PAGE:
“The Canadian Bar Association is deeply troubled about Russia’s attack on the territorial sovereignty of Ukraine, which is a serious breach of peremptory norms of international law and the laws of Ukraine,” says CBA president Stephen Rotstein in a news release making the announcement. “We welcome the government’s intention to prioritize immigration applications for Ukrainians and we want to do our part to help.”

There already is a list of 14 lawyers willing to volunteer their services, and more are calling in to join the effort, says Lisa Middlemiss, an immigration lawyer with Gomberg Dalfen in Montreal, who is also Vice-Chair of the CBA’s Immigration Law Section.

“We had developed a similar response to Afghanistan when Kabul fell back into summer,” she says, when 11 lawyers volunteered their services. “There was a lot of positive uptake among immigration lawyers, who wanted to give back and provide some free legal assistance to Afghan applicants. We’re seeing this again.”

A CBA live stream broadcast on the Ukrainian refugee program and how the volunteer lawyers can help will take place on Friday, March 11, with CBA immigration lawyers Anna Kuranicheva, Bjorna Shkurti and Alicia Backman-Beharry as hosts. A follow-up live stream is planned for March 18.

Garson thinks that federal immigration officials should be looking at innovative ways to help speed up the process of getting Ukrainian refugees to Canada. One idea, he says, is to reconsider which groups will need biometrics as part of the process. “If we’re talking about older people, or women with children, perhaps that is something new can relax on,” he says.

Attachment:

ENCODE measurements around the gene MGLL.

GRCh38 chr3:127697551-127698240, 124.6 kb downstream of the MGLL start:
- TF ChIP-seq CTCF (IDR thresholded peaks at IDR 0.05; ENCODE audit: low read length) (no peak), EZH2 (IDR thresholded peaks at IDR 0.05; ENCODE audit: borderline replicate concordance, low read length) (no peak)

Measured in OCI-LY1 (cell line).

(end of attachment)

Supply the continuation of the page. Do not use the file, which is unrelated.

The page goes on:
In some cases, “if we’re comfortable,” there may be certain demographic groups that we can be more relaxed with on visa requirements as well, he adds.

Garson also points out that it’s unfortunate that so many humanitarian crises have required the need to bring refugees to Canada – from Syria, Hong Kong and China, and more recently, Afghanistan.

“The problem is that if you put everyone to the front of the line, no one is at the front of the line,” he says. “So, we need to find a way to process refugees more quickly and settle them into their new lives.”

Indeed, the good intentions of getting Afghan refugees into Canada have not gone swiftly. Before the Russian invasion of Ukraine, an open letter signed by more than 20 Canadian law firms called upon the Canadian government to fulfill its promises to resettle vulnerable Afghan refugees.

The letter asked for dedicated government resources to rapidly review the accumulated backlog of applications by Afghans for resettlement in Canada coordinated work of officials across government and Canadian resettlement policies and programs tailored to the situation faced by vulnerable Afghan refugees.

“Look, you don’t want to be critical of our good intentions – with Ukrainians, Afghans or any other refugees,” Garson says. “We want to do the right thing. But we need to be realistic and come up solutions to speed the process up.”

Middlemiss agrees, also pointing out that she is concerned that the backlog for non-refugee immigrants to Canada, already very long, will just get longer.

However, she says, the extent of the crisis, with millions of Ukrainians fleeing the country and others displaced within Ukraine as Russia pummels the country’s major cities with relentless artillery and aerial bombings, helps explain why the immediate focus is on the situation there.

“Perhaps we’ve learned from Afghanistan as well, in terms of what is possible, and how it has to happen quickly.”